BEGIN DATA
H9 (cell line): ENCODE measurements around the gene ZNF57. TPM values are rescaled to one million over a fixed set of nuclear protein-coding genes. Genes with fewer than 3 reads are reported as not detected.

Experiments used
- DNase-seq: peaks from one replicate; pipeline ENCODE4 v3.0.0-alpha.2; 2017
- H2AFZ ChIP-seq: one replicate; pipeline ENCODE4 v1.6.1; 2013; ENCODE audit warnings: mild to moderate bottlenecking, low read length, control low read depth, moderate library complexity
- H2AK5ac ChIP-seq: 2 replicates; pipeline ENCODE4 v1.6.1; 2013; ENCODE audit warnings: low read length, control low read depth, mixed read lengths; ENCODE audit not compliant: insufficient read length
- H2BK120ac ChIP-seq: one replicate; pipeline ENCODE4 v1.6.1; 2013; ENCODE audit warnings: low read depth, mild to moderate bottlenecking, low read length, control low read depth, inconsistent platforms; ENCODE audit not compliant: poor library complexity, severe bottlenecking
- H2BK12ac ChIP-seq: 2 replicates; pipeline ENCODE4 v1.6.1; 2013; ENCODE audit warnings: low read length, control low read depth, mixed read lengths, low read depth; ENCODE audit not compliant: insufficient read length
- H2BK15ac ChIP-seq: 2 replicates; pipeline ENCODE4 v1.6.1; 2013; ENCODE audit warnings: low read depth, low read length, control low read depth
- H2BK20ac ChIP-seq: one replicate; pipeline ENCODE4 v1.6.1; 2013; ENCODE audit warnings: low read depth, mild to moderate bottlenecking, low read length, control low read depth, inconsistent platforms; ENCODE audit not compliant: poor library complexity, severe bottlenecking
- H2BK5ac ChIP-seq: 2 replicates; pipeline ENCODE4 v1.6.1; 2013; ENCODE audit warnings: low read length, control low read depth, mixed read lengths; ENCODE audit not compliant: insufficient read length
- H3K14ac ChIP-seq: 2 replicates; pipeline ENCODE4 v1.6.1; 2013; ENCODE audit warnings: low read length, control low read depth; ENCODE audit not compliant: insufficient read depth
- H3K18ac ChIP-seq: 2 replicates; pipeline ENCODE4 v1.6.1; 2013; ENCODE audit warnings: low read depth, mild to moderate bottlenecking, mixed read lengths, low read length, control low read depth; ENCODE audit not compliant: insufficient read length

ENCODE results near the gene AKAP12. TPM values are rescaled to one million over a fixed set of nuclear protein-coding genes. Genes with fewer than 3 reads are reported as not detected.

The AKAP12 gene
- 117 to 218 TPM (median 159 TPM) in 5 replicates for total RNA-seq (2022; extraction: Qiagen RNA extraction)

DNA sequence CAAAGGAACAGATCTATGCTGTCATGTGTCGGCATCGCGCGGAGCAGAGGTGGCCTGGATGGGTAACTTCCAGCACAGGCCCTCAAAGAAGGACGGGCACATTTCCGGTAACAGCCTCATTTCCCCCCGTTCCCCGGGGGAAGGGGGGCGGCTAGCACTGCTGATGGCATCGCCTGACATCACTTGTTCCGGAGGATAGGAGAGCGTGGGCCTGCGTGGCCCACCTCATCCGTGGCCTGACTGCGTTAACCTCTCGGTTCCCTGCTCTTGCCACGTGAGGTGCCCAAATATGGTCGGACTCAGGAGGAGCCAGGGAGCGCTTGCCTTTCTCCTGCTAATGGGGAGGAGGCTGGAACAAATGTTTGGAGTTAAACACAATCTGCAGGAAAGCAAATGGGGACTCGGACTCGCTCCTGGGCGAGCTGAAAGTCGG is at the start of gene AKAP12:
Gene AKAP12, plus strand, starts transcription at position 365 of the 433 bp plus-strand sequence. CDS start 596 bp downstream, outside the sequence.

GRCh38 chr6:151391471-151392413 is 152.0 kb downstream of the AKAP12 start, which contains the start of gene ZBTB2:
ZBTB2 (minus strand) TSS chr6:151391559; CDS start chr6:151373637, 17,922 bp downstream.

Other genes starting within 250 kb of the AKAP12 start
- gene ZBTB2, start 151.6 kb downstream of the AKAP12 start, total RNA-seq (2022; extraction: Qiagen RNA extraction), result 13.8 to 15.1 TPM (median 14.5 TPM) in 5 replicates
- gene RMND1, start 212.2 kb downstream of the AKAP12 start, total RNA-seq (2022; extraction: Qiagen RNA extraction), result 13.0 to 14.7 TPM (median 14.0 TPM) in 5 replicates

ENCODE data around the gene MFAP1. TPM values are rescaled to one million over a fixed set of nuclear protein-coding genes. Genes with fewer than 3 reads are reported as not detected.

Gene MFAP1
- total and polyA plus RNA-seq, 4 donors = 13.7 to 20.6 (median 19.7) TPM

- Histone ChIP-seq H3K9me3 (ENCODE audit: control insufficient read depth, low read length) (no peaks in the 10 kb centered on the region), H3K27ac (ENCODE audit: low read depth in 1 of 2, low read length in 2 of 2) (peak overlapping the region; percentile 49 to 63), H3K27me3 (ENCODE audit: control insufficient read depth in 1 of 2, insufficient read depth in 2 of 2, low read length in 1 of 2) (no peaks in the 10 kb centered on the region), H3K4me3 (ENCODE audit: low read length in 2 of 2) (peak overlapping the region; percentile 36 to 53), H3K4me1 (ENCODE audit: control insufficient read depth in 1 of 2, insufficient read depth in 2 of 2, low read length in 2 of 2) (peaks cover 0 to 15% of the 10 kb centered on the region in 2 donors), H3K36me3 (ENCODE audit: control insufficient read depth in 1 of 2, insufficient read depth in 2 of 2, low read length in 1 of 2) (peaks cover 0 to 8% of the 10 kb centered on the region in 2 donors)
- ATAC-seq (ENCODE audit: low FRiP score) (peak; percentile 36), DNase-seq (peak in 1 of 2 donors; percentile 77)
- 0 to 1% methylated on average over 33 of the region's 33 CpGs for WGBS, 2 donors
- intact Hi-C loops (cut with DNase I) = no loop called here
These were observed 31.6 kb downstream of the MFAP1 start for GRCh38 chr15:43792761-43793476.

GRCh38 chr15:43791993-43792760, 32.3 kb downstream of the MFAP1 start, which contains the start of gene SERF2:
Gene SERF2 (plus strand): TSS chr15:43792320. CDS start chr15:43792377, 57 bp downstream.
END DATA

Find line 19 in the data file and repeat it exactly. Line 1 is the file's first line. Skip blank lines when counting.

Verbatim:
ZBTB2 (minus strand) TSS chr6:151391559; CDS start chr6:151373637, 17,922 bp downstream.